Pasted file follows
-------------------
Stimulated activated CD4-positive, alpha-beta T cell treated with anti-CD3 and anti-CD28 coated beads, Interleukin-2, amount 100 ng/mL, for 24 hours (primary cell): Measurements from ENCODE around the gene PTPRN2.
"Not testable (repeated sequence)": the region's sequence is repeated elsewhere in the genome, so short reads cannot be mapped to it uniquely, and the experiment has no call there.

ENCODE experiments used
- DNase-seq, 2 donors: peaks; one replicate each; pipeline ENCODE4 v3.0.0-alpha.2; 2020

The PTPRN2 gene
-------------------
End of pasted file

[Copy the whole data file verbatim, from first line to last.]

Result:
Stimulated activated CD4-positive, alpha-beta T cell treated with anti-CD3 and anti-CD28 coated beads, Interleukin-2, amount 100 ng/mL, for 24 hours (primary cell): Measurements from ENCODE around the gene PTPRN2.
"Not testable (repeated sequence)": the region's sequence is repeated elsewhere in the genome, so short reads cannot be mapped to it uniquely, and the experiment has no call there.

ENCODE experiments used
- DNase-seq, 2 donors: peaks; one replicate each; pipeline ENCODE4 v3.0.0-alpha.2; 2020

The PTPRN2 gene